The part that angered me, though, was the ageism against Carl. Oh, sure, he's 70+ and the real hero of the movie, but that doesn't stop the old-people jokes from flying fast and furious. My question: What's the point of making a character a hero if the movie just makes fun of said character the entire time?


Today I read Someday This Pain Will Be Useful, by Peter Cameron. It's about an 18-year-old boy, James Sveck. He has gotten into Brown but is thinking about abandoning college to live in a no-name town in the Midwest and pick up a trade, all because he hates people his own age and would much rather be a loner. He is the quintessential rich white city boy. He doesn't fit in anywhere. He spends his time thinking about the past, and hates pop culture but is at the same time very aware of the culture. He's able to pinpoint a Marimekko dress that is worn backwards, and identify a Comme des garcons shirt. Those are pretty obscure high fashion brands!

The one part that stood out the most to me was when James is attending the American Classroom, one of those week-long camp things run by conservatives that supposedly give you experience in civics and government. Actually, James is telling the reader what happened during his stay with the American Classroom, which happens several months prior to the present of the book. James likes to sit alone at the tables because he is acutely aware of his own uncomfortableness with other kids and also disdains the rules that govern their (and his) lives, such as having the back of the bus reserved for the "cool kids." (Oh, how I remember that the cool kids were always in the back, and you really wanted the back seat, and how this one bus driver would reserve the back seat for the birthday kid.)

During the intermission of a dinner theater performance, another girl invites James to sit with her table. James is disgusted because he recognizes that she thinks she is doing him a favor, and is trying to be nice, but he doesn't think that it's nice at all. He would much rather be alone.

And so I find this a really strange book to put in the young adult section of a bookstore or a library, but that's where this book is classified. I suppose it's for all the loners of the world, but I can't say if this is an optimistic book or not. James finds that not even his dream of living in a beautiful old home in the Midwest can stand up to scrutiny. He ends up attending Brown, but it's not an active decision.

This worldview is so completely from all the other books and movies out there. this one says it's okay to feel like James does, although it probably won't make you happy.

When I read this book, I ended up just feeling sad. I recognized all the social awkwardness in myself, but I was also too cowardly to buck the silly rules that James disregards.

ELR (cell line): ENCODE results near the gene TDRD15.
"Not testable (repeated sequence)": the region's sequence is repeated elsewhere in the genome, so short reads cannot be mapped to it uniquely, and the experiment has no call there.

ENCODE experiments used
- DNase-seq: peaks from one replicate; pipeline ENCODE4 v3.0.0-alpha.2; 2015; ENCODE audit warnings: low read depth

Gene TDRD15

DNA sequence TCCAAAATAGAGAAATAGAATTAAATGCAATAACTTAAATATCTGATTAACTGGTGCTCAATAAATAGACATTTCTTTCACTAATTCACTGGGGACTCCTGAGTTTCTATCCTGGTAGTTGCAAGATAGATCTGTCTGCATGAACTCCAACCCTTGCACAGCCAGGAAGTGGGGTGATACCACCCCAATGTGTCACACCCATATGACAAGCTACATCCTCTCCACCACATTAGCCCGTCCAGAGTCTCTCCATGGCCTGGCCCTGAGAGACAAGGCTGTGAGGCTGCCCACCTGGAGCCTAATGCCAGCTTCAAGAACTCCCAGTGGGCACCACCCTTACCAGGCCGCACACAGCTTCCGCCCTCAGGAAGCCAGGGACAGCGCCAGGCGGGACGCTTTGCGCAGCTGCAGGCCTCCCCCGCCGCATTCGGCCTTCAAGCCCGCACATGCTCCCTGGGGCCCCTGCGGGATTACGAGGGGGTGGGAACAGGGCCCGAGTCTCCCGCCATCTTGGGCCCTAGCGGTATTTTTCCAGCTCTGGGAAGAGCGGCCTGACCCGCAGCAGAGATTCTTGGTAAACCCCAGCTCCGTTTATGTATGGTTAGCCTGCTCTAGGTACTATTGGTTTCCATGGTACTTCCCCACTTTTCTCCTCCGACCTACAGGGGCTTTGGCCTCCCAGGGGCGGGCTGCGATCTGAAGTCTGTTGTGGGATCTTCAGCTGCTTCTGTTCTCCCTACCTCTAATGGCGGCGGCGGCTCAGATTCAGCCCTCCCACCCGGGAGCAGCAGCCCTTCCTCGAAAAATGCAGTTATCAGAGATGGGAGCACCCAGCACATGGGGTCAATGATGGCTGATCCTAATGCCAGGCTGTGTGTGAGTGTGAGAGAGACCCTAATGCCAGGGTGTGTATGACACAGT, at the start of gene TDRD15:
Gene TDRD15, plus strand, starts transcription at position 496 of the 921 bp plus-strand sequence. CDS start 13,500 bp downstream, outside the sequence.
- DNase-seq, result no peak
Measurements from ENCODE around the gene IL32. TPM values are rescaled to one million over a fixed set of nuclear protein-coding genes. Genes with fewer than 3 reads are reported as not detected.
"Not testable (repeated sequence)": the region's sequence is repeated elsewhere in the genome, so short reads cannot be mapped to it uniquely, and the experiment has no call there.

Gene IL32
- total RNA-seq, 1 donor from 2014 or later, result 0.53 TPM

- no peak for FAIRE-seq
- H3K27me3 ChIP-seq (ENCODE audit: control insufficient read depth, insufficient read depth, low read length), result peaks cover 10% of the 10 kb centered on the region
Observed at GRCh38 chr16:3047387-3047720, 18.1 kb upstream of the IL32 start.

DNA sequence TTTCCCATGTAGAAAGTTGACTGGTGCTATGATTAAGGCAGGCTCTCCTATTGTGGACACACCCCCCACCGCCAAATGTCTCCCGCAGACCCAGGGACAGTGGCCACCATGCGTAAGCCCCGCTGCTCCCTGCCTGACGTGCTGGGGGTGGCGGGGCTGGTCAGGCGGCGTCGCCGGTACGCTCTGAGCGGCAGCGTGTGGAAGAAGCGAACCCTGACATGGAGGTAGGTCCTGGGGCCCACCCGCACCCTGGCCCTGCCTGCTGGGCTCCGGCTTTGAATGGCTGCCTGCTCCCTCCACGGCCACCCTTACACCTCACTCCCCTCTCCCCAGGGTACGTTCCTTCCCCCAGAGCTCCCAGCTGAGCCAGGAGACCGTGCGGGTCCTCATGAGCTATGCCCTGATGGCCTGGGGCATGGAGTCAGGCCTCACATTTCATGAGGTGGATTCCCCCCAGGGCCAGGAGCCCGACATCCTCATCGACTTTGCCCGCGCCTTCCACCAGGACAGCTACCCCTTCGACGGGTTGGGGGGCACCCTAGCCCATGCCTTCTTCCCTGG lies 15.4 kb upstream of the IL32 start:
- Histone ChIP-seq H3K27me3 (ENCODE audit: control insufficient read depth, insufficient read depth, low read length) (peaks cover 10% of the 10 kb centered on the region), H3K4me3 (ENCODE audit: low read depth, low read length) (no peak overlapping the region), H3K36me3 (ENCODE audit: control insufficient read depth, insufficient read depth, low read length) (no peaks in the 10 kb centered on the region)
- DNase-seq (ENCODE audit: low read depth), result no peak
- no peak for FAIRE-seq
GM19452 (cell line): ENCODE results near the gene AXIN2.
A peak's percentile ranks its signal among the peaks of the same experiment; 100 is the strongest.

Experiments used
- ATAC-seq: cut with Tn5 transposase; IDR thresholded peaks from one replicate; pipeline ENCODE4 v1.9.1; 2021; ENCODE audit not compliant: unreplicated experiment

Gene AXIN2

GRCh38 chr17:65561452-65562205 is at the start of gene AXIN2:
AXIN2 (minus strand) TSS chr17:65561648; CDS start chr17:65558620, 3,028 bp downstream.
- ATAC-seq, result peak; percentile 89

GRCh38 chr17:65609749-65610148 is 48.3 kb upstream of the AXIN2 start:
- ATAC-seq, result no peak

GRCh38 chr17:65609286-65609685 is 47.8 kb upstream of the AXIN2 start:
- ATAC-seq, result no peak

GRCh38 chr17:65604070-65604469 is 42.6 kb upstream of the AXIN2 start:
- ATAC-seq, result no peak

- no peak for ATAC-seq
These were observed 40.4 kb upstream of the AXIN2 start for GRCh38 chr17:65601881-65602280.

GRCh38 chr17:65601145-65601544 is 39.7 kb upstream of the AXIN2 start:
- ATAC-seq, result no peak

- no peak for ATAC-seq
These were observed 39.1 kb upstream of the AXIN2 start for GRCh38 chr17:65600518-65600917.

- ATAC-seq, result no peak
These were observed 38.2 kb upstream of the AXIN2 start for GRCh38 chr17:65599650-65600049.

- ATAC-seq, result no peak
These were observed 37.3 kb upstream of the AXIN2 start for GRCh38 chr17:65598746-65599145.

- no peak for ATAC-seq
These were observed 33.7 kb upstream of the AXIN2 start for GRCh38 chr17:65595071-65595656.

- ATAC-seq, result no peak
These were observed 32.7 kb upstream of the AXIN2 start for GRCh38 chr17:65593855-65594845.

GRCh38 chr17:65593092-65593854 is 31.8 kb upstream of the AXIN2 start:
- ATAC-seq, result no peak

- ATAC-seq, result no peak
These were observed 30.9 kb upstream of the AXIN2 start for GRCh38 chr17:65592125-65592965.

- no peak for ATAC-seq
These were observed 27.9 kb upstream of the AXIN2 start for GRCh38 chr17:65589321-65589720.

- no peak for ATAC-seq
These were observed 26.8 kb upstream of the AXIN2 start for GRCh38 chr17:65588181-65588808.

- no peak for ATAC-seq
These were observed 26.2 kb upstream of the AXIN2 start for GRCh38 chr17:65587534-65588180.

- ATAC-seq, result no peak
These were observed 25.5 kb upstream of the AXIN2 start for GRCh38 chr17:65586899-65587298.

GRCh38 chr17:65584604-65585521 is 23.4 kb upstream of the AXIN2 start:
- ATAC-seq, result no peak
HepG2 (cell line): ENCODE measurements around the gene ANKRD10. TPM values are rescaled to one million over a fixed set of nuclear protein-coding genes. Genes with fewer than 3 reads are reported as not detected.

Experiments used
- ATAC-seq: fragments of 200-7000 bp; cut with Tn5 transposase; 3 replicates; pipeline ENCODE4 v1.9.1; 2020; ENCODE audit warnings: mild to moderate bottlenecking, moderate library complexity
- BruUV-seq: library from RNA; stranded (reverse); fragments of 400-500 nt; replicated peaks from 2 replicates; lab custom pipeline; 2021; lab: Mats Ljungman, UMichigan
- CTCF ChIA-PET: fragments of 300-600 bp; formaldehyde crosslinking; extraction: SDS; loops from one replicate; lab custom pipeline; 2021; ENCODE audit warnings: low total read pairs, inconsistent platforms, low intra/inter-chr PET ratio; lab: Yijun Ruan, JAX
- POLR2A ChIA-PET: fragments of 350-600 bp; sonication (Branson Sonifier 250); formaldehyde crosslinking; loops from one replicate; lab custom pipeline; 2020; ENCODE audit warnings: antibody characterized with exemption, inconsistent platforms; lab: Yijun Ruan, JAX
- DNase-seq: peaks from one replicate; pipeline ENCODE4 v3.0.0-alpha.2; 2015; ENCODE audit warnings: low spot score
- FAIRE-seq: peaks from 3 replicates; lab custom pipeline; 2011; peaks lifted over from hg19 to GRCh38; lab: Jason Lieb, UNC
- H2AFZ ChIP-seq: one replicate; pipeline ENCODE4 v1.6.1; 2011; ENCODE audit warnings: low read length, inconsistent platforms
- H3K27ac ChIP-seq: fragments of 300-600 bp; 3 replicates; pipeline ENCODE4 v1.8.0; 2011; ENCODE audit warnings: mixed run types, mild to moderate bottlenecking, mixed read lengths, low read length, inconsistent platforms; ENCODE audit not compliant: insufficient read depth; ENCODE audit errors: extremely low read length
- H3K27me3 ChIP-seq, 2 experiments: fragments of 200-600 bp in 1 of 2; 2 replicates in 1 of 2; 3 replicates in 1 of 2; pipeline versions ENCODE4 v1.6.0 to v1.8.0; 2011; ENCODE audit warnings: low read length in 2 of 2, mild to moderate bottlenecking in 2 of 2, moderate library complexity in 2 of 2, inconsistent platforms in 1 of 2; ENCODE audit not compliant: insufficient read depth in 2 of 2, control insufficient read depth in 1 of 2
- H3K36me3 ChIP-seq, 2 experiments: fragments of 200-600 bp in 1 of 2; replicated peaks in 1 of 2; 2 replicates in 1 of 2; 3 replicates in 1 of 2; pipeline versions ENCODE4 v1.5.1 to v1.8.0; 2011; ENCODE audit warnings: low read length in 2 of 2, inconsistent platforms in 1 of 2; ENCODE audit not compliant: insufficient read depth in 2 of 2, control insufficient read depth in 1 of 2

Friday, June 5, 2009

movies I want to see 2 (fall/winter/beyond edition)

As I have previously mentioned, I really want to see this movie. Alejandro AmenĂ¡bar, Rachel Weisz. Atheism and Christianity during a troubled Rome.


This looks like a scifi movie along the lines of Gattaca, not really Rendezvous with Rama hard scifi but also not Serenity or the new Star Trek cowboy space opera fun. BUT. It's only playing in NY or LA? Kill me dead.

Also, Kevin Spacey voices GERTY, the on-board computer.


European zombie horror flick.


Okay, so this one is coming out in the summer, not in the fall/winter/beyond.


One of my favorite books as a child, and I reread it a lot at work.


Okay, so I couldn't find a movie poster for this movie, even though it's been completed for months and is being set up for a Best Picture Oscar run.

it has Hilary Swank and Ewan McGregor, and if you know me, you know I love Ewan McGregor. What else? Richard Gere is also in this baby, and it's directed by Mira Nair. I may be wrong, but I think this is the first movie directed by a woman to appear on these lists. There is such a shortage of directors who are female.


I really hate the movie poster for this movie. I suppose it's better than not having one, though. But in any case, that's why it's not here.

Guess what? It's Ewan McGregor again. And apparently Jim Carrey in a The Truman Show-like performance, and not like his recent comedies. This movie was apparently banned to NC-17-land for a moment there, but I think it's back to R. It looks like a Catch Me If You Can-type con movie, which tickles me greatly.

Wednesday, June 3, 2009

For small creatures such as we

"For small creatures such as we the vastness is bearable only through love." --Carl Sagan, Contact